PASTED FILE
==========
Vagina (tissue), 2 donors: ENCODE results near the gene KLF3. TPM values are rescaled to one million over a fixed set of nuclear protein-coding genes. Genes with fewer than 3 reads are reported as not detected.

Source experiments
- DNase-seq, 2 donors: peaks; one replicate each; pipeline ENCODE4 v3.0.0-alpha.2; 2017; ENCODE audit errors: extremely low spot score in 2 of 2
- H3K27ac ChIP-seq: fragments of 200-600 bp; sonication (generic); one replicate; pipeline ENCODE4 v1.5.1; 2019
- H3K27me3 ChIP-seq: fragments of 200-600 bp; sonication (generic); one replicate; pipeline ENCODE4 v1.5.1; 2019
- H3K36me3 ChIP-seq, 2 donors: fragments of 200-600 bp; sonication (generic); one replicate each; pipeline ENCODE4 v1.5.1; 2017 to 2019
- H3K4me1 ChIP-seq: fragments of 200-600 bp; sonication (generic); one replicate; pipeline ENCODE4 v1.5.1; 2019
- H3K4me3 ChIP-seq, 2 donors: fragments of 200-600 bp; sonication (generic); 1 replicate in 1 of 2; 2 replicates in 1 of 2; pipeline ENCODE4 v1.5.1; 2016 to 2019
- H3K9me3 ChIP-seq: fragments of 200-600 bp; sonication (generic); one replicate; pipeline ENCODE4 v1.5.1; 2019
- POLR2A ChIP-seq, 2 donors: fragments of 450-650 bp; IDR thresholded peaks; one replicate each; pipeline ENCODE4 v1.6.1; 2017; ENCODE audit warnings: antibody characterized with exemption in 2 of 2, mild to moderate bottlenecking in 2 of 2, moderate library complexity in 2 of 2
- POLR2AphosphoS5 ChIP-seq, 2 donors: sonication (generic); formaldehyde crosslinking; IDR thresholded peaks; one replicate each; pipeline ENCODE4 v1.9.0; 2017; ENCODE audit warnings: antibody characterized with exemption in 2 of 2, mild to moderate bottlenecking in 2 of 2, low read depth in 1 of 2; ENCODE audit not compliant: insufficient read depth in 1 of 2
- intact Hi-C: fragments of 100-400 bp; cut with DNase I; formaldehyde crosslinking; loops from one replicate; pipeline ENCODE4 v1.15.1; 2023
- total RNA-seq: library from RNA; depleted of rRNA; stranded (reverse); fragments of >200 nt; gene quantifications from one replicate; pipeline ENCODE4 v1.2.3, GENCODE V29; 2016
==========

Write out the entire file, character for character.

Vagina (tissue), 2 donors: ENCODE results near the gene KLF3. TPM values are rescaled to one million over a fixed set of nuclear protein-coding genes. Genes with fewer than 3 reads are reported as not detected.

Source experiments
- DNase-seq, 2 donors: peaks; one replicate each; pipeline ENCODE4 v3.0.0-alpha.2; 2017; ENCODE audit errors: extremely low spot score in 2 of 2
- H3K27ac ChIP-seq: fragments of 200-600 bp; sonication (generic); one replicate; pipeline ENCODE4 v1.5.1; 2019
- H3K27me3 ChIP-seq: fragments of 200-600 bp; sonication (generic); one replicate; pipeline ENCODE4 v1.5.1; 2019
- H3K36me3 ChIP-seq, 2 donors: fragments of 200-600 bp; sonication (generic); one replicate each; pipeline ENCODE4 v1.5.1; 2017 to 2019
- H3K4me1 ChIP-seq: fragments of 200-600 bp; sonication (generic); one replicate; pipeline ENCODE4 v1.5.1; 2019
- H3K4me3 ChIP-seq, 2 donors: fragments of 200-600 bp; sonication (generic); 1 replicate in 1 of 2; 2 replicates in 1 of 2; pipeline ENCODE4 v1.5.1; 2016 to 2019
- H3K9me3 ChIP-seq: fragments of 200-600 bp; sonication (generic); one replicate; pipeline ENCODE4 v1.5.1; 2019
- POLR2A ChIP-seq, 2 donors: fragments of 450-650 bp; IDR thresholded peaks; one replicate each; pipeline ENCODE4 v1.6.1; 2017; ENCODE audit warnings: antibody characterized with exemption in 2 of 2, mild to moderate bottlenecking in 2 of 2, moderate library complexity in 2 of 2
- POLR2AphosphoS5 ChIP-seq, 2 donors: sonication (generic); formaldehyde crosslinking; IDR thresholded peaks; one replicate each; pipeline ENCODE4 v1.9.0; 2017; ENCODE audit warnings: antibody characterized with exemption in 2 of 2, mild to moderate bottlenecking in 2 of 2, low read depth in 1 of 2; ENCODE audit not compliant: insufficient read depth in 1 of 2
- intact Hi-C: fragments of 100-400 bp; cut with DNase I; formaldehyde crosslinking; loops from one replicate; pipeline ENCODE4 v1.15.1; 2023
- total RNA-seq: library from RNA; depleted of rRNA; stranded (reverse); fragments of >200 nt; gene quantifications from one replicate; pipeline ENCODE4 v1.2.3, GENCODE V29; 2016